Read a classic noveliStock/georgecosminmarin
Turns out, a good book not only bolsters your brain, but can even inspire you to act more kindly. One study by Washington and Lee University psychologist Dan Johnson found a correlation between reading fiction and engaging in pro-social behavior. Moderators had participants read a short story (written specifically for the study and crafted to elicit compassionate feelings for its characters) and measure the degree to which they felt immersed in the piece. Once the paperwork was complete, the experiments would drop six pens in front of the participant. Johnson found that the more a subject was transported into the story he or she read, the more likely they were to help pick up the pens. Here are more amazing benefits of reading and loving books.
Get out into natureiStock/Everste
That feeling of awe when you reach the top of a mountain and realize how small you are? It strengthens your tendency toward kindness. One University of California, Irvine, study found that after being placed in a forest of eucalyptus trees, "people felt smaller, less self-important, and behaved in a more pro-social fashion," wrote researcher Paul Piff, PhD, who worked on the study. The researcher concluded that feelings of awe, like those inspired by nature—or even something more simple, like looking at a photo of Earth from space—can increase empathy. These are 10 signs you have incredible empathy.
Read the news differentlyiStock/shironosov
In order to develop a more empathetic world view, go beyond the facts—the who, what, when, where, and why of a story—and find articles that give insight into how the people impacted by the event are feeling. Psychologists at the Greater Good laboratory at the University of California, Berkeley, advise reading stories that feature profiles of people as opposed to ones that offer plain facts and statistics. By putting a human face on a story or event, you'll feel more connected to the people involved. The researchers back their claim with studies that have demonstrated that people donate more to charities that share stories and photos of the people they're helping, as opposed to those that don't.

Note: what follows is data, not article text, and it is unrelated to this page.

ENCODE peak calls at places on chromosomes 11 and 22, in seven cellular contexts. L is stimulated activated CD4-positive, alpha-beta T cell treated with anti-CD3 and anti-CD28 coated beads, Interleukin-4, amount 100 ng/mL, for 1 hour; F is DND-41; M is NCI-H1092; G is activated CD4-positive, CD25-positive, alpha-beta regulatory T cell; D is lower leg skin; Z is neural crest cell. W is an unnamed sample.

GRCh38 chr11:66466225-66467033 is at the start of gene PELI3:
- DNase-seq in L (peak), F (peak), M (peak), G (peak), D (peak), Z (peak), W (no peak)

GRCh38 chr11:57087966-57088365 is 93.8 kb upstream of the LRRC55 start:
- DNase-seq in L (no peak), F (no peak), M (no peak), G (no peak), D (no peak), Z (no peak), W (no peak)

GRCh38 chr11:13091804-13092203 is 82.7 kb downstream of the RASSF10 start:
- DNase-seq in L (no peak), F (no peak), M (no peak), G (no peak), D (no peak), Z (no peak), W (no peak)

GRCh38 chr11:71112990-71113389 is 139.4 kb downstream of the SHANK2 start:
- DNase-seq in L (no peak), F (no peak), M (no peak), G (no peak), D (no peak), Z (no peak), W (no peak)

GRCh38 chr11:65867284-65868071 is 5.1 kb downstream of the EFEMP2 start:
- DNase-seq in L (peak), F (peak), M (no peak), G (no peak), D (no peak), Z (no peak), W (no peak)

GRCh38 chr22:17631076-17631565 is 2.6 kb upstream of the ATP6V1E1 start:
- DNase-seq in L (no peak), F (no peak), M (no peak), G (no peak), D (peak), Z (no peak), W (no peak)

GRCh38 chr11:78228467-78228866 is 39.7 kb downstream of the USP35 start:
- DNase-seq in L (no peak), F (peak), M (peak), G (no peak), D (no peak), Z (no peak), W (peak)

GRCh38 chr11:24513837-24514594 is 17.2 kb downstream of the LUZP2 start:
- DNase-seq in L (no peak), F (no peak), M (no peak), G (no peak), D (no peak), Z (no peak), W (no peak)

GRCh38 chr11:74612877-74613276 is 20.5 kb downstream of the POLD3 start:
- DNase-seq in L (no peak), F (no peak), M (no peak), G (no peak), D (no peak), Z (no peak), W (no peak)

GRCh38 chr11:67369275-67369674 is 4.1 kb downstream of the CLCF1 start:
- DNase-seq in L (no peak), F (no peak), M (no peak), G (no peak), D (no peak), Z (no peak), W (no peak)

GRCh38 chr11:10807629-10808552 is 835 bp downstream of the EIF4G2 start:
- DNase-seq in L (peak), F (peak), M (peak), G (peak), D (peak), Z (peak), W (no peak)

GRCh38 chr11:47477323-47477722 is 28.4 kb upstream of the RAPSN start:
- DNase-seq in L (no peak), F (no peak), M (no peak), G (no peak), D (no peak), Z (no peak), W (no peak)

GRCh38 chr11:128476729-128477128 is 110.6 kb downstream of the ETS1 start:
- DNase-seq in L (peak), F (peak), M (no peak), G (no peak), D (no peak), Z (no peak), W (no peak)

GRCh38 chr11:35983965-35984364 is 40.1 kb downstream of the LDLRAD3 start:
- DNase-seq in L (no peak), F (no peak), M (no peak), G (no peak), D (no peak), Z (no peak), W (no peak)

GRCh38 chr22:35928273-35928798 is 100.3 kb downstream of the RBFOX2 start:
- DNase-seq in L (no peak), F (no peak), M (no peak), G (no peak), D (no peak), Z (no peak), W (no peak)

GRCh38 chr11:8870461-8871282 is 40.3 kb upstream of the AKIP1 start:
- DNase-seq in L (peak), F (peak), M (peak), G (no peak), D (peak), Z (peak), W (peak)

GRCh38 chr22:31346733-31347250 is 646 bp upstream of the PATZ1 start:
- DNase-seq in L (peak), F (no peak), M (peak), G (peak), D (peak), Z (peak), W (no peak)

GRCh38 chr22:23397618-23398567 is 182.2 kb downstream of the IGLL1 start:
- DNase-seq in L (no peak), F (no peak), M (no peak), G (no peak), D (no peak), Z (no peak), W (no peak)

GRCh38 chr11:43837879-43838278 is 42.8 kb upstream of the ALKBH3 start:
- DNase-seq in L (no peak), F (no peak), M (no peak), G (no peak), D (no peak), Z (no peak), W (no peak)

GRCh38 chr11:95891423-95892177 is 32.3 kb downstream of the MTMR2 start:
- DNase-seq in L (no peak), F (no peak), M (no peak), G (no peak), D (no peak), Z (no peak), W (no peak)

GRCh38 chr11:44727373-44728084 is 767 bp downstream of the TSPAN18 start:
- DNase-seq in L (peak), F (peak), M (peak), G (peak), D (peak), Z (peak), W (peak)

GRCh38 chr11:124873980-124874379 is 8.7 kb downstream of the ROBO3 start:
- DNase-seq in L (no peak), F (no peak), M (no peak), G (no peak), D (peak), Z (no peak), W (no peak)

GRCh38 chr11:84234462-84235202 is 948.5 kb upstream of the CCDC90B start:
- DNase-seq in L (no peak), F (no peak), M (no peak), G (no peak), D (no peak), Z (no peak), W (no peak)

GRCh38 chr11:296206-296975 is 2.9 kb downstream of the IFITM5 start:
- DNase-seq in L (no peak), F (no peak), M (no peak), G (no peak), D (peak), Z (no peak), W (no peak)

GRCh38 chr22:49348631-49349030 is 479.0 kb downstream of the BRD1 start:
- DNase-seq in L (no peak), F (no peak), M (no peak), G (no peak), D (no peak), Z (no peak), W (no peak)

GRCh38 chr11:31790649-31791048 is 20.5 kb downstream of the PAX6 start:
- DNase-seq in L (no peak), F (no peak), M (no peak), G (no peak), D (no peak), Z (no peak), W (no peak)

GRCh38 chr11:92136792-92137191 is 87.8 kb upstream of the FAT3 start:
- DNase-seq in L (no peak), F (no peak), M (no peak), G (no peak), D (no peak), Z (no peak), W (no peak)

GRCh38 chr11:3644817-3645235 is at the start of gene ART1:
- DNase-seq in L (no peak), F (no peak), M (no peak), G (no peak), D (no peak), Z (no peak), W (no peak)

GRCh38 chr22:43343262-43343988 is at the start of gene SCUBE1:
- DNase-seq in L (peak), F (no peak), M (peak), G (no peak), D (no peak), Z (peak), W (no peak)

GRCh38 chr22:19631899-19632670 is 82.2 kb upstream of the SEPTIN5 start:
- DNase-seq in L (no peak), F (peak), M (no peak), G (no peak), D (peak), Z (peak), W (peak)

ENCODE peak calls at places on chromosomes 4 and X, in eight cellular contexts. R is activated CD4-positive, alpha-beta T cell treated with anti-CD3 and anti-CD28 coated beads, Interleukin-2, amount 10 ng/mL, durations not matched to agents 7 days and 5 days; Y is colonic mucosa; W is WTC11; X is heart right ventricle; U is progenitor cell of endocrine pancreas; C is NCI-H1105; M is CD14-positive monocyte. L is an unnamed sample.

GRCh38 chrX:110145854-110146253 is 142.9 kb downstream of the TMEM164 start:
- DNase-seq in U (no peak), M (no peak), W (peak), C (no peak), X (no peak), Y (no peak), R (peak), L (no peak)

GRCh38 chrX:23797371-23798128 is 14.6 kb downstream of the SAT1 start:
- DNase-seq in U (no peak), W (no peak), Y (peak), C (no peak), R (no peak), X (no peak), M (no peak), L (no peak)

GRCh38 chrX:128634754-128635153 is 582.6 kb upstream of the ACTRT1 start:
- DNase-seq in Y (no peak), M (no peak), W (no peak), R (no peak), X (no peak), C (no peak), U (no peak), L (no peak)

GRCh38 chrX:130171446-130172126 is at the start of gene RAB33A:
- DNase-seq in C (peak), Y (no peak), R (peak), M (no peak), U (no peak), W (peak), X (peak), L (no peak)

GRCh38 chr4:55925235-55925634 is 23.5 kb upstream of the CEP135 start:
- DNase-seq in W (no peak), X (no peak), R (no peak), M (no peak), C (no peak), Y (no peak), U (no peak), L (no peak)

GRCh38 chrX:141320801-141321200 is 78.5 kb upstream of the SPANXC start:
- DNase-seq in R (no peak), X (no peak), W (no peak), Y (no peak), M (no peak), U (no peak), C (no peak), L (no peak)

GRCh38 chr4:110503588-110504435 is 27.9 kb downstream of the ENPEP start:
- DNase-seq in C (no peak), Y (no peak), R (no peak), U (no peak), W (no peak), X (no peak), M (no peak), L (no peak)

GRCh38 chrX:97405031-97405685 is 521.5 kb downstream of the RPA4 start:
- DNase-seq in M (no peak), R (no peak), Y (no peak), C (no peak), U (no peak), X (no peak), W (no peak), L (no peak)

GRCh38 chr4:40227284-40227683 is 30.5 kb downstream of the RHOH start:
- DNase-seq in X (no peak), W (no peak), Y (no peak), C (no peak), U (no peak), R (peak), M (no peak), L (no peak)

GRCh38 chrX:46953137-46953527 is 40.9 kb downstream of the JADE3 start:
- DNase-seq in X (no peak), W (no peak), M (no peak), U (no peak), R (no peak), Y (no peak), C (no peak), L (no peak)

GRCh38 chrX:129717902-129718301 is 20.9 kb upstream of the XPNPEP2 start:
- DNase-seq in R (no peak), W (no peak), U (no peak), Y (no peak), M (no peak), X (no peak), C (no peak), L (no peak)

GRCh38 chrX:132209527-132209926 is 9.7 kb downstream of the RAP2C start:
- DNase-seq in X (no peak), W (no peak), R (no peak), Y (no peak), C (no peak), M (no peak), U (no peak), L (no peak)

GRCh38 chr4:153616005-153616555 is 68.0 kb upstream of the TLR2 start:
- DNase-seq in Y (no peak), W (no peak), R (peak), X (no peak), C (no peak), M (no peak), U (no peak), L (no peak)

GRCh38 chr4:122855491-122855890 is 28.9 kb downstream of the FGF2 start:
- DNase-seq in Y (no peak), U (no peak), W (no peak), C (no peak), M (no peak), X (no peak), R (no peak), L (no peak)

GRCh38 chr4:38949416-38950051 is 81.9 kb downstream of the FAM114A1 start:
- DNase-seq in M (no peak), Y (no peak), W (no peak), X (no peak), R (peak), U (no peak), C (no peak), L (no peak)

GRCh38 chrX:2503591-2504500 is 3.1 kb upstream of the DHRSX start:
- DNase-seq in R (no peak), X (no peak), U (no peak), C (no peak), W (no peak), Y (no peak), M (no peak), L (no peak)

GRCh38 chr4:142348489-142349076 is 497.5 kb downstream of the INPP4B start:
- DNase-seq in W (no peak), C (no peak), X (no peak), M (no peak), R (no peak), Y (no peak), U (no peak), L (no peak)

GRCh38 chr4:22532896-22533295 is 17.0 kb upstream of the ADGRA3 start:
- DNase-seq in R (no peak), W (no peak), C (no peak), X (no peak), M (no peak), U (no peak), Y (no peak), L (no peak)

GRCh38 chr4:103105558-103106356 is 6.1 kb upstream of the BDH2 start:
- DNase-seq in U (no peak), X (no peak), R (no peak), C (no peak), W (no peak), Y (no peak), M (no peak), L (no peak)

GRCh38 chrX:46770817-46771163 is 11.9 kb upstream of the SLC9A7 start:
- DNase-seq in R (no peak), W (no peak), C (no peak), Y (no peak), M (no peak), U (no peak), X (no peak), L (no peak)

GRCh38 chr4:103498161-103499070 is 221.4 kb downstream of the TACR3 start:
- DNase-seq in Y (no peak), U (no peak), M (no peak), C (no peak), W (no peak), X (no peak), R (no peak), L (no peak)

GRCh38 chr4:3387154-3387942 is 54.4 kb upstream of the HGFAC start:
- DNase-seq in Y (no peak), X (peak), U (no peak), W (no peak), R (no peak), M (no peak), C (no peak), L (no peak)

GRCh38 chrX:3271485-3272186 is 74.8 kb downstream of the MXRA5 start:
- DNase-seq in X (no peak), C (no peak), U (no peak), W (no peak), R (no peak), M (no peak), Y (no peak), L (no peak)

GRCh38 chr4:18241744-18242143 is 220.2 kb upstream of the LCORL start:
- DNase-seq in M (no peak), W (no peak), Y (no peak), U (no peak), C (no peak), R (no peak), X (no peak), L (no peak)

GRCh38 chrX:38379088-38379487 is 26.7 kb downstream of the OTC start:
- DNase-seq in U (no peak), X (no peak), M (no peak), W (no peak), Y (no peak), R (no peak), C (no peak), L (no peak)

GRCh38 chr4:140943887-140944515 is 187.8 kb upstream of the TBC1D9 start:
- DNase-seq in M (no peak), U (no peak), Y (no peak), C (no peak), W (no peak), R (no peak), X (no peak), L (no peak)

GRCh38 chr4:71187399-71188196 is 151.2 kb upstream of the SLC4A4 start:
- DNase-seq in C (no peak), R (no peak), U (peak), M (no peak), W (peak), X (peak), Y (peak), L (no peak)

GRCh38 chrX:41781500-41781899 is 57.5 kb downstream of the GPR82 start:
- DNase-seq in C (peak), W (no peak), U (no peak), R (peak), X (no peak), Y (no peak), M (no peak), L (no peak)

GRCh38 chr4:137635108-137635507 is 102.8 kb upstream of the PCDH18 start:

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Talk to one stranger a weekiStock/Martin Dimitrov
The more different types of people you've come in contact with, the more you'll be able to relate to others' points of view. Roman Krznaric, author of the book Empathy, writes on Greater Good that curiosity about strangers is a key trait among highly empathetic people, and suggests mustering the courage to talk to at least one new person a week. Go beyond the weather. How are they doing, really.
Download a meditation appiStock/laflor
One study found that after completing an eight-week meditation course called Cognitively-Based Compassion Training, participants were able to score 4.6 percent higher on a standard empathy test (many psychologists test the skill by ability to identify facial expressions in photos). Other studies have seen similar results—researchers from Mount Sinai Medical Center found that empathy centers of the brain light up during meditation, even in novice meditators. Try a course that focuses on compassion and empathy, specifically. Check out these proven benefits of meditation.
Use your imaginationiStock/Eva Katalin Kondoros
Remember your mother's old adage: Take a walk in someone's shoes before passing judgement. There's even science to back it up. Research has found that merely imagining how someone else might feel can help us act with more empathy. Psychologists recommend imagining yourself as the other person in a given situation, as opposed to just imagining yourself being in their situation. The slight shift in thinking could make a world of difference in how you decide to act next.
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